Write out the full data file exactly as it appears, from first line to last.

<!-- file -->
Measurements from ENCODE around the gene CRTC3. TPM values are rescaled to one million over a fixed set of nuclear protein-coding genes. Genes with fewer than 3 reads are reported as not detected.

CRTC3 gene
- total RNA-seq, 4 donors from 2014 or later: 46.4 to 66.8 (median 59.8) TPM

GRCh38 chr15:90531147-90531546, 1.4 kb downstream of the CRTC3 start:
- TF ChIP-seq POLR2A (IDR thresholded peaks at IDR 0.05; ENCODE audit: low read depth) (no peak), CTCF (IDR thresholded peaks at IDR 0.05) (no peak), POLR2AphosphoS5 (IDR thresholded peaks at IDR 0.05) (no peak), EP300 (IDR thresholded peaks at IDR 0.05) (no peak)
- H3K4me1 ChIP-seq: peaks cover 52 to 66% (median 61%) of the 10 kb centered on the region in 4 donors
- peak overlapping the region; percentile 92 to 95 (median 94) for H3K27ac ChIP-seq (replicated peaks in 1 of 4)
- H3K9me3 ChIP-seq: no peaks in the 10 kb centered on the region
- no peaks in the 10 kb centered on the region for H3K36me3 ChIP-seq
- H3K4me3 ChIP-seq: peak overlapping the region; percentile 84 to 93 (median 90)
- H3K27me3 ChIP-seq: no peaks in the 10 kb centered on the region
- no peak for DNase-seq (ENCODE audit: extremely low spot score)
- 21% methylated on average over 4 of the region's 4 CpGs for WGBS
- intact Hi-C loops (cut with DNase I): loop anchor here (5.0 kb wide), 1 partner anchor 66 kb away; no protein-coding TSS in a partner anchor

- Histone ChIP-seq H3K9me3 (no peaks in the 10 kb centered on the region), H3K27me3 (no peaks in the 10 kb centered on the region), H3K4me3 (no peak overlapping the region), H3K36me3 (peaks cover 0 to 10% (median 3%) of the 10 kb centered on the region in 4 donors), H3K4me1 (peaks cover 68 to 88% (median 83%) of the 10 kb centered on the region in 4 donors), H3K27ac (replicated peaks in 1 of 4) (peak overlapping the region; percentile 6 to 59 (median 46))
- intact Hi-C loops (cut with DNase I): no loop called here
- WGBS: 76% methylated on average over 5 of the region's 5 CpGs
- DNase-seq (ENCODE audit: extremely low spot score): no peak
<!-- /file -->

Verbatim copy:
Measurements from ENCODE around the gene CRTC3. TPM values are rescaled to one million over a fixed set of nuclear protein-coding genes. Genes with fewer than 3 reads are reported as not detected.

CRTC3 gene
- total RNA-seq, 4 donors from 2014 or later: 46.4 to 66.8 (median 59.8) TPM

GRCh38 chr15:90531147-90531546, 1.4 kb downstream of the CRTC3 start:
- TF ChIP-seq POLR2A (IDR thresholded peaks at IDR 0.05; ENCODE audit: low read depth) (no peak), CTCF (IDR thresholded peaks at IDR 0.05) (no peak), POLR2AphosphoS5 (IDR thresholded peaks at IDR 0.05) (no peak), EP300 (IDR thresholded peaks at IDR 0.05) (no peak)
- H3K4me1 ChIP-seq: peaks cover 52 to 66% (median 61%) of the 10 kb centered on the region in 4 donors
- peak overlapping the region; percentile 92 to 95 (median 94) for H3K27ac ChIP-seq (replicated peaks in 1 of 4)
- H3K9me3 ChIP-seq: no peaks in the 10 kb centered on the region
- no peaks in the 10 kb centered on the region for H3K36me3 ChIP-seq
- H3K4me3 ChIP-seq: peak overlapping the region; percentile 84 to 93 (median 90)
- H3K27me3 ChIP-seq: no peaks in the 10 kb centered on the region
- no peak for DNase-seq (ENCODE audit: extremely low spot score)
- 21% methylated on average over 4 of the region's 4 CpGs for WGBS
- intact Hi-C loops (cut with DNase I): loop anchor here (5.0 kb wide), 1 partner anchor 66 kb away; no protein-coding TSS in a partner anchor

- Histone ChIP-seq H3K9me3 (no peaks in the 10 kb centered on the region), H3K27me3 (no peaks in the 10 kb centered on the region), H3K4me3 (no peak overlapping the region), H3K36me3 (peaks cover 0 to 10% (median 3%) of the 10 kb centered on the region in 4 donors), H3K4me1 (peaks cover 68 to 88% (median 83%) of the 10 kb centered on the region in 4 donors), H3K27ac (replicated peaks in 1 of 4) (peak overlapping the region; percentile 6 to 59 (median 46))
- intact Hi-C loops (cut with DNase I): no loop called here
- WGBS: 76% methylated on average over 5 of the region's 5 CpGs
- DNase-seq (ENCODE audit: extremely low spot score): no peak